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Insulation under screed - trying to understand

Discussion in 'Building' started by ey143, 15 Aug 2016.

  1. ey143

    ey143

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    Im trying to understand how the weight of screed, UFH pipes with water in it, floor tiles and weight of everything else above the floor, does not crush the 100mm kingspan / celotex insulation boards underneath....
     
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  3. freddiemercurystwin

    freddiemercurystwin

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    Because it's magic.

    Did you know motorways or railways are sometimes built on polystyrene. (y)
     
  4. ey143

    ey143

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    its a serious question...I dont work in this industry so I'm curious to know.
     
  5. freddiemercurystwin

    freddiemercurystwin

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    The simple answer is that it's compressive strength is greater than the loads imposed upon it over a set area. The techy answer is all about it molecular structure, you'll need someone with some brains to explain that though!
     
  6. noseall

    noseall

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    Because the weight is spread over a large area.
    Place a chair directly onto the insulation and sit on it and the chair legs will dig in. Stick a book under each leg and it will take a lot of electricians sitting on that chair to be able to force the books downwards.
     
  7. ^woody^

    ^woody^

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    Think snow shoes
     
  8. Nozzle

    Nozzle

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    If all the screed that is due to be poured on your floor is instead put to one side and cast into a tall slim cube rather than flat, wide and thin like your floor then the same amount of weight of screed is still there right? It's just the weight then acts on a smaller area. That weight across a smaller area is really pressure. A much higher pressure. The high pressure of your tall, slim cube would easily crush the celotex, but spread that weight out (like someone who is trying to get across thin ice by lying down) and the pressure isn't enough to pierce or crush.

    Nozzle
     
    Last edited: 15 Aug 2016
  9. ey143

    ey143

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    Ok thanks. So it's similar to the old school question of why does a ship not sink despite its weight. All to do with mass and surface area. I guess I thought the answer would be somewhat different because of its foam factor (despite its compressive strength).
     
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  11. bernardgreen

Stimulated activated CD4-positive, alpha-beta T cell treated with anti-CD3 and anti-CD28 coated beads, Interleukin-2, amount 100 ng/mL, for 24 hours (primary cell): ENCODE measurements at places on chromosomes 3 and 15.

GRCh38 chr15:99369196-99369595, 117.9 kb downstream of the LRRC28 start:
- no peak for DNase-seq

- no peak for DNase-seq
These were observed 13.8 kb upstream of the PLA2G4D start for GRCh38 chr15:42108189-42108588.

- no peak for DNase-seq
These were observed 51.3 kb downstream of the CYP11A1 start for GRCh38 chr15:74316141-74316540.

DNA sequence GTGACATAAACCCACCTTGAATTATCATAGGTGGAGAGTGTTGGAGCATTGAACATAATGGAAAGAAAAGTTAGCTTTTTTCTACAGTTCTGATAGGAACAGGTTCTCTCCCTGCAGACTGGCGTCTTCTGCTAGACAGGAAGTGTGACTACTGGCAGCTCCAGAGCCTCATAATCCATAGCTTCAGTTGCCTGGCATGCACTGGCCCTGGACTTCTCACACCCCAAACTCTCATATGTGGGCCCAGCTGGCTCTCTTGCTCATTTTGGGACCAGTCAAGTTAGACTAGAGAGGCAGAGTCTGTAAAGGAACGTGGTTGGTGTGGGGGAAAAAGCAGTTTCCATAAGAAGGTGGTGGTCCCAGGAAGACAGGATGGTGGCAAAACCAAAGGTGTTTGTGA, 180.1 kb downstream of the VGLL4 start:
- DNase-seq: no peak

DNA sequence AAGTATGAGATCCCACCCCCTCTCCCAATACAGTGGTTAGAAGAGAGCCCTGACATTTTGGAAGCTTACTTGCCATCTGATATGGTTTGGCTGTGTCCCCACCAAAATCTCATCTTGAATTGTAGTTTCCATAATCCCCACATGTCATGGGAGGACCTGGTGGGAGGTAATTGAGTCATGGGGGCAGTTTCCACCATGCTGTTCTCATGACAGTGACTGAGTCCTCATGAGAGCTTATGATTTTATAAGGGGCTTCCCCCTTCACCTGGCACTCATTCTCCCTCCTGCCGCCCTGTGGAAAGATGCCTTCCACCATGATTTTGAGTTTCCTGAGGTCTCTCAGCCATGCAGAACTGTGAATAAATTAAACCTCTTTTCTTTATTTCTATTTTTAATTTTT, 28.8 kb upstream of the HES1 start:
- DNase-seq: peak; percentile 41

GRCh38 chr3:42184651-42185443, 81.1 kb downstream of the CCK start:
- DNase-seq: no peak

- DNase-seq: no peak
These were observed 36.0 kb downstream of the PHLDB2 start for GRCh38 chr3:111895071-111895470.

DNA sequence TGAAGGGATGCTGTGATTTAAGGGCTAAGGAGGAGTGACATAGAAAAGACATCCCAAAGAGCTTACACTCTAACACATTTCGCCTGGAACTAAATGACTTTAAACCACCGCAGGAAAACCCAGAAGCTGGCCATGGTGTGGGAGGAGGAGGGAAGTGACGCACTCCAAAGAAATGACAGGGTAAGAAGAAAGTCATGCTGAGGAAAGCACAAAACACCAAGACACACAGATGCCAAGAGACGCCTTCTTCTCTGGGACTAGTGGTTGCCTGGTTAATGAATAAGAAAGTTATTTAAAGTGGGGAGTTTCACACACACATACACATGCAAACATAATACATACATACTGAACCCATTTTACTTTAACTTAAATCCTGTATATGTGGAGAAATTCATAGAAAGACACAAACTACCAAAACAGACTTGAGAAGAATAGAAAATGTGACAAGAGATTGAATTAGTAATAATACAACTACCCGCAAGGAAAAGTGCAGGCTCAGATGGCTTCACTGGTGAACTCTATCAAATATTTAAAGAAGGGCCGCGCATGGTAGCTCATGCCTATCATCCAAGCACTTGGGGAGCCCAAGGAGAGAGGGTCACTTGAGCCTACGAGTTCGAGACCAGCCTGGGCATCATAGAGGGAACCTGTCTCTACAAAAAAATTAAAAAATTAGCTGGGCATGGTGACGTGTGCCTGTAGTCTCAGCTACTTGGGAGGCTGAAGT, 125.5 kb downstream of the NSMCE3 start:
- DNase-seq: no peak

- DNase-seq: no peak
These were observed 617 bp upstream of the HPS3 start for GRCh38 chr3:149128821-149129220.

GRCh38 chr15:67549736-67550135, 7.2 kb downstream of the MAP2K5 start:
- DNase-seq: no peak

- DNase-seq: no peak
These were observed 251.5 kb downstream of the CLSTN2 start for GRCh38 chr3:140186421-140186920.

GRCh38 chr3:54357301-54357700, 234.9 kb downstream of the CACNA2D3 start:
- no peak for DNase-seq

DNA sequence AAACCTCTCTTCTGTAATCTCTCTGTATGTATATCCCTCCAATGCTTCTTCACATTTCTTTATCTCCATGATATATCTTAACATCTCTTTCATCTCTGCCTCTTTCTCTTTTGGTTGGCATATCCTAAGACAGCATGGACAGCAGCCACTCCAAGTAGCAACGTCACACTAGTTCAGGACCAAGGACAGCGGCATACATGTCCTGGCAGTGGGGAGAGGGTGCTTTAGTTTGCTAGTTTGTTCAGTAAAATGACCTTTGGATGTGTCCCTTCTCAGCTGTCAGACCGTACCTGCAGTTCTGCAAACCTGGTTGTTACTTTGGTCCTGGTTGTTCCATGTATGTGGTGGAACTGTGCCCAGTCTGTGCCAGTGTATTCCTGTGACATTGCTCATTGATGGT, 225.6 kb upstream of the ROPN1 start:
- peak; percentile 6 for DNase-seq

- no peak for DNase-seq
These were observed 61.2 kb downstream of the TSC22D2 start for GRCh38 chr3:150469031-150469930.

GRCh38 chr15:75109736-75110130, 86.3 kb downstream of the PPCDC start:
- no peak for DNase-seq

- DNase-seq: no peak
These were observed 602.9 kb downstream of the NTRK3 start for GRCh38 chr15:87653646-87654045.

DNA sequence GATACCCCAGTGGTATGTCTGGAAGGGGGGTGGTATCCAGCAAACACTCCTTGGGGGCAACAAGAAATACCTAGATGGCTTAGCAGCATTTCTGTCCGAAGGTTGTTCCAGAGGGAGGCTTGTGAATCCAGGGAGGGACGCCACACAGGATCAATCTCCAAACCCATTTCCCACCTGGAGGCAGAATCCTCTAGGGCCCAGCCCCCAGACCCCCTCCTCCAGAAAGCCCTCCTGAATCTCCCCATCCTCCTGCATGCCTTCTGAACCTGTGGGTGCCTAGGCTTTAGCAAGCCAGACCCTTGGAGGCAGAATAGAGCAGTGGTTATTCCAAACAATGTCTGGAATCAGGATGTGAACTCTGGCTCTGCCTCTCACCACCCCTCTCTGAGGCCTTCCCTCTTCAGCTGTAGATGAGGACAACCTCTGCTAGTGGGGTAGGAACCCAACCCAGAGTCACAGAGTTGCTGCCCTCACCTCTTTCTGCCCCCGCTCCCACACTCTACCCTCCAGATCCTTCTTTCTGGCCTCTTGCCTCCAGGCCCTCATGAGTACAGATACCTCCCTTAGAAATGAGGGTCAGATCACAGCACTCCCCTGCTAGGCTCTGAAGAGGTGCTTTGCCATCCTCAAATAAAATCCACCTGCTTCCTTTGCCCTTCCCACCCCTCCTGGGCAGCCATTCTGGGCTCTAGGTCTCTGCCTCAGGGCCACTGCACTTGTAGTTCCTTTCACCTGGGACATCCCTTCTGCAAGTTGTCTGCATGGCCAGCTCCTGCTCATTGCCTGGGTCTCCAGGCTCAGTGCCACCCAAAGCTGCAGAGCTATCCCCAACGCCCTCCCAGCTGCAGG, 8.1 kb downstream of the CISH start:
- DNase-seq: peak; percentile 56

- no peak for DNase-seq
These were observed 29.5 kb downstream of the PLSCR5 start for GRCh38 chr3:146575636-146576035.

bernardgreen

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    bed-of-nails.jpg

    How much does she weigh ? 8 Stone ( 50 Kg ) If she sat on just one nail it would stab deep into her flesh. But by spreading her 50 Kg over several hundred nails there is not enough weight per nail to force the nail through the skin and into the flesh.
     
  12. Nozzle

    Nozzle

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    That's an issue of displacement, the volume of the ship below the water line displaces more weight of water than the ship itself weighs.

    Nozzle
     
  13. ey143

    ey143

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    So are there any exceptions to that in terms of material ie non compressive stuff that would equally take suck weight?

    Whilst on that point, running a mains cable channelled under the insulation is ok?
     
  14. Nozzle

    Nozzle

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    There might be limitations to the route the cable channel should take - the electical boys could advise on the "safe zone" layout for it.

    Nozzle
     
  15. ^woody^

    ^woody^

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    If you don't already, try wearing your wife's stilettos and walk across the insulation.

    Her underwear and lippy too, is optional.
     
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  16. Tigercubrider

    Tigercubrider

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    i built a floating floor for a recording studio on rockwool slabs, you couldn't have walked on the rockwool but as we went, chipboard was laid and glued up over the wool.

    Same principle - snowshoe or displacement.

    My car has wide profile tyres and is crap in snow whereas my girfrind'd old Honda has narrow wheels and cuts through snow to hit Tarmac ( reverse principle)
     
  17. Nige F

    Nige F

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    Think Fakir's bed of nails. Quite a few on here:sneaky:
     
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